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The Midnight Market

LIST PRICE $17.99

City Spies meets Indiana Jones in this second book of the Lola Benko, Treasure Hunter series that follows Lola and her friends as they compete for a spot in top treasure-hunting society.

After saving her father and the world, twelve-year-old Lola Benko and her new best friends, Jin and Hannah, are a true treasure-hunting team. But after botching a huge job, they are looking to redeem themselves.

They decide to try their luck at Camp Timberwood, where teams will compete to join the legendary Task Force, a group that gets plumb assignments around the globe. When their former nemesis, Lipstick, shows up unexpectedly, she makes an offer they can’t refuse: help her find the legendary Helm of Darkness and she will help them come out on top in the competition—and be the first team in line for the Task Force.

They just have to go to the mysterious Midnight Market, where the Helm is rumored to be. But Lola, Jin, and Hannah still aren’t fully back in sync after their recent failure. Can they prove to the Task Force—and themselves—that they still have what it takes?

Chapter 1: Blame The Flying Horse CHAPTER 1 BLAME THE FLYING HORSE
IT’S BEEN EXACTLY THREE MONTHS since a mythical flying horse and his stupid bejeweled necklace ruined my life. Yes. You heard that right. Things were going fine. We had saved the famous globe-trotting, treasure-hunting archaeologist Lawrence Benko, who is also my dad. Better yet, I no longer had to live out of a suitcase while I followed him around on his crazy adventures. I had my own room, plastered with cute kitten posters, at Great-Aunt Irma’s place. I went to an okay school (as far as schools go), but, most importantly, I had friends. Real ones! Friends are not easy to make and keep when you’re living out of a suitcase. Like I said, everything was fine. But in zooms the flying horse, who rudely stomps all over my life, reminding me I am nothing special.

For any of this to make sense, let’s backtrack a year to the botched burglary of a valuable statue. I would never have entered the thieving business, except my father was missing. Everyone said he was dead, but knowing that was impossible, I was intent on finding him. However, a search and rescue mission required resources I didn’t have. Enter the ugly statue of spindly ballerinas worth a million bucks, which would have funded my exploits for quite some time… until I broke it with my butt falling out a window.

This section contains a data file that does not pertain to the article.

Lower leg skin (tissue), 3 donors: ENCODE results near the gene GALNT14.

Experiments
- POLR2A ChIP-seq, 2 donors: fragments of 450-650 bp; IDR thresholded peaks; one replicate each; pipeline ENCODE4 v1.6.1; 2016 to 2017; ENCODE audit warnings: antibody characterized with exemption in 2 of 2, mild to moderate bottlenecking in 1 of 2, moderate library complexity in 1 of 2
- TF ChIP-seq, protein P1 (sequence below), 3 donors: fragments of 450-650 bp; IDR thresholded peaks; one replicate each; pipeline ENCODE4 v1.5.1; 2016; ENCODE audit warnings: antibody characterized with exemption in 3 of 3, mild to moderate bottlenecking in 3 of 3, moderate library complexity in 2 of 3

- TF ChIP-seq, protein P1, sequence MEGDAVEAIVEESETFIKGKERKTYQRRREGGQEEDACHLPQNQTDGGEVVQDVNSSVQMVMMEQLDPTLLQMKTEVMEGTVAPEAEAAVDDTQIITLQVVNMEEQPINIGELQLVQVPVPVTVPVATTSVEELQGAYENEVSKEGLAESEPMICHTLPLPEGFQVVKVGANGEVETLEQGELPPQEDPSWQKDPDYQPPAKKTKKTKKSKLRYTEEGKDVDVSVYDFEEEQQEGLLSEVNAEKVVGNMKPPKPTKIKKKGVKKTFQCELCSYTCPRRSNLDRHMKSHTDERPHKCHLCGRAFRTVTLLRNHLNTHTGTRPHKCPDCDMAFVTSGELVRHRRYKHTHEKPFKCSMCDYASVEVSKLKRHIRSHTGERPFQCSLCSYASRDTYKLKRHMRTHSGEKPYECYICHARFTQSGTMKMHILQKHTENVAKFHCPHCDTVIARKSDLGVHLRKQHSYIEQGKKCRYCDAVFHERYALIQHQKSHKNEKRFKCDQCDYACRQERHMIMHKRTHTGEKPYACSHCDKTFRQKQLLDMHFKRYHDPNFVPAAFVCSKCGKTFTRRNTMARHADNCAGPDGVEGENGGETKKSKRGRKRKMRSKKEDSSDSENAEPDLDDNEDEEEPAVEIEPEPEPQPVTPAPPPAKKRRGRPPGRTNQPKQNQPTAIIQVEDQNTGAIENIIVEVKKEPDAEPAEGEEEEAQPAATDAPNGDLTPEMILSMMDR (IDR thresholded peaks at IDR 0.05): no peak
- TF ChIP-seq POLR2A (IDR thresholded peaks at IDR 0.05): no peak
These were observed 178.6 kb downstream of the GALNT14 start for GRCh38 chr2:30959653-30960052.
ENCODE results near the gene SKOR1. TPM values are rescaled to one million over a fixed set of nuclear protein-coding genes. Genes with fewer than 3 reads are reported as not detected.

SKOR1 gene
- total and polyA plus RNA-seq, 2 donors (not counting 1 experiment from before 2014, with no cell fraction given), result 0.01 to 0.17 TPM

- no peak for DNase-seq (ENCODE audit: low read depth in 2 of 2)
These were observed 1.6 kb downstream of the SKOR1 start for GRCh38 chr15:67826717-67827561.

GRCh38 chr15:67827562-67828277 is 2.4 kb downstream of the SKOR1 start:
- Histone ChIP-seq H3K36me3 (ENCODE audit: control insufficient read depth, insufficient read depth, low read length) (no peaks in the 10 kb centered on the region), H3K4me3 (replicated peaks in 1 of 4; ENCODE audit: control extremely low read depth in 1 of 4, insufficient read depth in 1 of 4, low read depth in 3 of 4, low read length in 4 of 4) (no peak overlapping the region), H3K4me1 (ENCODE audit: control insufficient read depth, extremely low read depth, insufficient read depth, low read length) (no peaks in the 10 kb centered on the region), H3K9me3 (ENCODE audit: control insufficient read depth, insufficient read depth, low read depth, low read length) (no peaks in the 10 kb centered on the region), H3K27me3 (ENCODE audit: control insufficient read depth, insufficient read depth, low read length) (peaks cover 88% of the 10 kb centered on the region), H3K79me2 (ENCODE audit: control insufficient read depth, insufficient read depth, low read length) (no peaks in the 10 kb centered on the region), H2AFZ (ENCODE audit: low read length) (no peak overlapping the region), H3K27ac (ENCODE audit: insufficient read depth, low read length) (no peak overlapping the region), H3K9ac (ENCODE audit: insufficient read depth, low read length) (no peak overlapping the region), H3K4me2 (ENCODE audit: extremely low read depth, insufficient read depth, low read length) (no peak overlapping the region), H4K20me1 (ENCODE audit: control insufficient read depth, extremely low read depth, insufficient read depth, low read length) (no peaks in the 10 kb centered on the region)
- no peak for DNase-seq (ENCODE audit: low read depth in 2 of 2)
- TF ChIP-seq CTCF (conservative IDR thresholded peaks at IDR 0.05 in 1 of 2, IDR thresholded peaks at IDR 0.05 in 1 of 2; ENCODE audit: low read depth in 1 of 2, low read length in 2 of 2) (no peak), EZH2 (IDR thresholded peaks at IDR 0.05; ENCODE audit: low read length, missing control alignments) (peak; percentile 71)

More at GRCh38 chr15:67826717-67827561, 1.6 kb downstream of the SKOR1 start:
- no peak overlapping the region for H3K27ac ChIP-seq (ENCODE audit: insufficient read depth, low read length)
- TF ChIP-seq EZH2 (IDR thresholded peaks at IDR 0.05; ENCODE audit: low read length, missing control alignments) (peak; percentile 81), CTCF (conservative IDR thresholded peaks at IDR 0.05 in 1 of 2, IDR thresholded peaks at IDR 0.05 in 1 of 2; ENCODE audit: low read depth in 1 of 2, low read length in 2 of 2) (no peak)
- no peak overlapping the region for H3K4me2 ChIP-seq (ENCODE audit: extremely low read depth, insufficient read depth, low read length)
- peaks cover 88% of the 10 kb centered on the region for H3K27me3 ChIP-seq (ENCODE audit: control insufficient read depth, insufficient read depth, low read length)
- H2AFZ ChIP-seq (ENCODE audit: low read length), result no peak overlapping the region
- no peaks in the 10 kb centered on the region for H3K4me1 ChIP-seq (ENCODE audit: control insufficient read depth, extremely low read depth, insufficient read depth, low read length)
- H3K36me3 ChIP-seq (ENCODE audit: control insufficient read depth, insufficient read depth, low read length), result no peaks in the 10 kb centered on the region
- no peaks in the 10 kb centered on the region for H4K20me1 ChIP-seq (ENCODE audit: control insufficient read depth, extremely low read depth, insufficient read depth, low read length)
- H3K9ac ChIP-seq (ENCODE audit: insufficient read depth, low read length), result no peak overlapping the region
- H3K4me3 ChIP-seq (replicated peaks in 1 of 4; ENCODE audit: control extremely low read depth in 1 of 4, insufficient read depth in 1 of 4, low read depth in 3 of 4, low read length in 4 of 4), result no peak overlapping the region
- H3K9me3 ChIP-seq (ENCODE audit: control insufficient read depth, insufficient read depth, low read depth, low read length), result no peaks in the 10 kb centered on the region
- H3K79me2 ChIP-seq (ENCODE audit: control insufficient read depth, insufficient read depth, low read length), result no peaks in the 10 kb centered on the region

They could have sent me to the slammer for crimes committed against my fellow citizens and innocent works of art, but instead the judge decided on a different sort of punishment. I was enrolled at Redwood Academy, a fancy private school in the Presidio. It was to be my second chance (or third or fourth or fifth, but who’s counting?) to be a good law-abiding citizen. But Redwood turned out not to be any sort of punishment at all. At Redwood, I met my best friends, Jin and Hannah, and it’s a good thing I did because life got so much more interesting when they showed up.

Together (kind of by accident, if I’m being honest), we discovered that my father had been kidnapped by an insane person who wanted help finding and using the Stone of Istenanya, a magical rock from an old Hungarian folktale, which was not supposed to exist. But the rock turned out to be real. (Believe me, we were surprised too.) And to make matters worse, whoever possessed it had the power of mind control. Not okay, especially when you factor in that insane person I mentioned. We called her “Lipstick,” and she was pretending to be a supernice, generous billionaire tech genius named Benedict Tewksbury (actually, she was a tech genius and a billionaire, but she was not nice). Her goal was to use a chat app she’d invented called EmoJabber, along with the stone, to control the minds of all her chatting minions. Had she succeeded, it would have been a real problem.

But she didn’t! We stopped Lipstick, rescued my dad, and retrieved the stone. Yes, you heard that right. We saved the world. Sometimes when you are a kid, you feel like things are happening to you, without your permission or anyone even asking your opinion. It doesn’t matter if you yell or scream or protest—the adults get the only vote. When we were treasure hunting the stone, however, it was the complete opposite. We were making things happen.